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How to Beef Up Your Hippocampus

by Katherine J. Dickinson

Having a brawny hippocampus might not get you a whole lot of

wolf-whistles or cat-calls on the beach, but it can improve your memory. The good news is that if you're physically fit, you are already on

your way to being mentally fit. Aerobic exercise not only gets

your body in shape, but, according to recent research, it can help enlarge your hippocampus.


That's like two workouts in one!

The hippocampus is

a region of the brain that deals with learning and memory, and also with

spatial navigation. It is considered part of the limbic system--the

headquarters for emotion. While the hippocampus' role in memory is yes to be fully understood, it seems that the region may play a role in forming new

memories.


Hippocampus_and_seahorse.JPG
The hippocampus compared to a seahorse. See any resemblance? By Professor

Laszlo Seress (Retrieved via email from the creator.) 


One recent study used magnetic resonance imaging (MRI) to show that physical fitness is

related to hippocampal volume in nine and ten-year-old children. The

results showed that the hippocampus of fit children was about 12 percent

bigger than non-fit children. Not only that, but the fitter kids also used their burly hippocampus to perform better on memory

tasks.    Another study showed that

the same is true for the opposite end of the generation spectrum. A

group of older adults aged 55 to 80 participated in an aerobic workout

program for one year, while another group simply engaged in stretching. After the

year was up, researchers took a look at the subjects' brains and found

that hippocampus of the active adults had indeed gotten bigger. Although

the growth was small -- 2.12 percent in the left hippocampus and 1.97

percent in the right hippocampus -- the study was important because it

showed that the hippocampus can still grow and change as we get older.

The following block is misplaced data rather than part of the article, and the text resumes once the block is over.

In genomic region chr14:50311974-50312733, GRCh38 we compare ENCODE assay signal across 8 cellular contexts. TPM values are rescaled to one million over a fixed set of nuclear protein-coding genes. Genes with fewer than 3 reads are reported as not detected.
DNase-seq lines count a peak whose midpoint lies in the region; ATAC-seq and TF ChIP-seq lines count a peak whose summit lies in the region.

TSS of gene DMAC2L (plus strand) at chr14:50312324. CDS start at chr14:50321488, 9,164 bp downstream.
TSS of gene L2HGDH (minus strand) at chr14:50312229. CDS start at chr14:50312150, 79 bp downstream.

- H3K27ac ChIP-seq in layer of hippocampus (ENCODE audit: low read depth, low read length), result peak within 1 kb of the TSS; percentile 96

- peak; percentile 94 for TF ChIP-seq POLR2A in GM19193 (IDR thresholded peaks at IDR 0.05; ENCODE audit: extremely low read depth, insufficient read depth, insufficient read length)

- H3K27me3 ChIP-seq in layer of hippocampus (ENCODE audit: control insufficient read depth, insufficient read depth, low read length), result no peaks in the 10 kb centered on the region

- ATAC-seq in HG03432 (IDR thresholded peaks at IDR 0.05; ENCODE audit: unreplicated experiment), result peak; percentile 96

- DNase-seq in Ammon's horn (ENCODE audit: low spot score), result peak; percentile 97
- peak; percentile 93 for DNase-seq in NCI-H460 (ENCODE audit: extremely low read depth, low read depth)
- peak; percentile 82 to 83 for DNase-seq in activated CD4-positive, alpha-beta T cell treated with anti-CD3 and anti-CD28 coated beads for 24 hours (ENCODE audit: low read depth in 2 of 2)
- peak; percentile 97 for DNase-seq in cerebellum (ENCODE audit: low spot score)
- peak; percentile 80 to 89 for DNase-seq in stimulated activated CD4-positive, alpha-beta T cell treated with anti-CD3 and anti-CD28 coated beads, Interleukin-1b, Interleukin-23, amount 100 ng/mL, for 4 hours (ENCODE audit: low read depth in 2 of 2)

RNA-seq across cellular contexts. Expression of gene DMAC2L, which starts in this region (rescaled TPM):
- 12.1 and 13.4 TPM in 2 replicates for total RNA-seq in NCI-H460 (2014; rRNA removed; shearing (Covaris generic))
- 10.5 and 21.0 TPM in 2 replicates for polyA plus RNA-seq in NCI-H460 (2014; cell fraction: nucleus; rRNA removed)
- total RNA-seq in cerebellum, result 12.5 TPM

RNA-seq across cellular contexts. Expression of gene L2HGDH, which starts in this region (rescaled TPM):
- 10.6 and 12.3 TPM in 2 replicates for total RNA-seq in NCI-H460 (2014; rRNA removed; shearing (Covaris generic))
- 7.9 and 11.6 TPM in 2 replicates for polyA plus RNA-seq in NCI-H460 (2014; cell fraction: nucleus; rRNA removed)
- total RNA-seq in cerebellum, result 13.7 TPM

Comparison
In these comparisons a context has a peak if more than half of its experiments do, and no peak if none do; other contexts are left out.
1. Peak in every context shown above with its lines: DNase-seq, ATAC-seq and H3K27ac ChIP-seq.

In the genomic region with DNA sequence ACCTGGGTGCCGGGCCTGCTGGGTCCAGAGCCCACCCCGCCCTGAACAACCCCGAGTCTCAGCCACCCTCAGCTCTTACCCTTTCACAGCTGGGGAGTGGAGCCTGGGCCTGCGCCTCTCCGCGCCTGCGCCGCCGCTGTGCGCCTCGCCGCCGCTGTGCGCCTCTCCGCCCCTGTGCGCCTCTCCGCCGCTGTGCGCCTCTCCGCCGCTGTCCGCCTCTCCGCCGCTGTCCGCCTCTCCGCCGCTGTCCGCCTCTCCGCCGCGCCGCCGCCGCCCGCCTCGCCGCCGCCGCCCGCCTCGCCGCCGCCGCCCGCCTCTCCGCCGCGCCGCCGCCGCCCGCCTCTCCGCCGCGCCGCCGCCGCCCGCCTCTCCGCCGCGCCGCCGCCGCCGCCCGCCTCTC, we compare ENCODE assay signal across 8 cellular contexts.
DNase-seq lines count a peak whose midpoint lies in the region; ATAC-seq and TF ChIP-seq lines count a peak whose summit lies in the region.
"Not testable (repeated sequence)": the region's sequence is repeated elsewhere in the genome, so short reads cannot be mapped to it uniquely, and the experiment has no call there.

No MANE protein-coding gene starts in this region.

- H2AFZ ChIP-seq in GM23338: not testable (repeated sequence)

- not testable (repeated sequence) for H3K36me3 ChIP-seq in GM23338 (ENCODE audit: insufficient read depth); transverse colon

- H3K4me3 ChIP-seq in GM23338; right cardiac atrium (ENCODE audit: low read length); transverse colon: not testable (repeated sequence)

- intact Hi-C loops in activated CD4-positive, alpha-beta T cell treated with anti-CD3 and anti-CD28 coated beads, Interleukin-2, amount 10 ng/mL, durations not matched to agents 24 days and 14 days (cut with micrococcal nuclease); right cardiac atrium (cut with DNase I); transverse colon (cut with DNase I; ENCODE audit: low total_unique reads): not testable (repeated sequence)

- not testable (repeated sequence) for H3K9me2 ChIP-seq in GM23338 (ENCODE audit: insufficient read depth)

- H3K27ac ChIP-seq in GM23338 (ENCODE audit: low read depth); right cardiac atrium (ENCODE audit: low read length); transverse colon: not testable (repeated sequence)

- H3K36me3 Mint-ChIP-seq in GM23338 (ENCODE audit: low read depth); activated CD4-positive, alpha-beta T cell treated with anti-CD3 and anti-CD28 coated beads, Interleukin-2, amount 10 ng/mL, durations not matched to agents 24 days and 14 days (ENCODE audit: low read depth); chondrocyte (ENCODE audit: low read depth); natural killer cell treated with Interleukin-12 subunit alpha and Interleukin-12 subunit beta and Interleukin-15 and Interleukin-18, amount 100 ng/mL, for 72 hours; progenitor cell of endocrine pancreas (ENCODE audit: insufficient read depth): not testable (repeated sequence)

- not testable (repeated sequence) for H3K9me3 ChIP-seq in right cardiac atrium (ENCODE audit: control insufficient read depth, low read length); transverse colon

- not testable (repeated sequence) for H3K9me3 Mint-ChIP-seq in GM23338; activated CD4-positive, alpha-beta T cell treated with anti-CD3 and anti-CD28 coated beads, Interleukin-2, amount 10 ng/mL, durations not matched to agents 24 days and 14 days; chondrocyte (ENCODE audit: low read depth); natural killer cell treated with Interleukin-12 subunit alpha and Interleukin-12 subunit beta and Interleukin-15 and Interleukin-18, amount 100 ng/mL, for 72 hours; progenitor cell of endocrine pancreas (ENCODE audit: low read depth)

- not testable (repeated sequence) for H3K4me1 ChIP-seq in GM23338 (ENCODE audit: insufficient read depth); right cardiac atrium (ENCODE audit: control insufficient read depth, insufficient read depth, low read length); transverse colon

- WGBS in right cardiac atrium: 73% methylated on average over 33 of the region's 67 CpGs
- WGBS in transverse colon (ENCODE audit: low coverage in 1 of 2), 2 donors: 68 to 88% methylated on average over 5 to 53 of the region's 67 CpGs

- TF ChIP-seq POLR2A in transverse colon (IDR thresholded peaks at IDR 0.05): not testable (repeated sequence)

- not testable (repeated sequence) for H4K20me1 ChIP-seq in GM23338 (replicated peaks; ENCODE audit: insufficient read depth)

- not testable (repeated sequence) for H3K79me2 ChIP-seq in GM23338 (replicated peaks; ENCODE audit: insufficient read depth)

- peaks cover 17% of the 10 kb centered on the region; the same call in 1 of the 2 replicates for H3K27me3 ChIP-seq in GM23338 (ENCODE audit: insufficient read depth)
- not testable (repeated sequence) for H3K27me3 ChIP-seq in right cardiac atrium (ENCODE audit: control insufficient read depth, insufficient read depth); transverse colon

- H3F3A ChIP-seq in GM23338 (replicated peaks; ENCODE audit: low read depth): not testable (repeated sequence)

A lot of what we know about the hippocampus comes from studying a

man named Henry Molaison who had the hippocampus on both sides of his

brain surgically removed in an effort to control seizures. In a

magnificent and surprisingly personal essay that was published in Esquire and included in in Best American Science and Nature Writing 2011,

Luke Dittrich describes how the lobotomy affected Henry's behavior and

what researchers found when they dissected his brain after he died.


I myself first became interested in the hippocamus while I was

doing research one summer. We were studying the affects of bisphenol A

(BPA) in a couple specific brain regions. Our study required samples of

rat hippocampal tissue, so at one point I remember inspecting a little

plastic container of clear liquid with a freshly-collected hippocampus

inside.


I recalled that some of the first researchers of the hippocampus

thought that it resembled a seahorse, so they named it after the Greek

word for that sea creature. Sure enough, the structure I was looking at

had a crescent shape to it, but I did not think of a seahorse. It reminded me more of candy -- specifically banana Runts.


Maybe that's an indication that I need to stop scarfing down

Runts in front of the TV and head to the gym for a little aerobic

exercise.

bananarama_bulk.jpgSee? Exactly like a hippocampus....only yummier.

Katherine Dickinson is a freelance writer from Minnesota.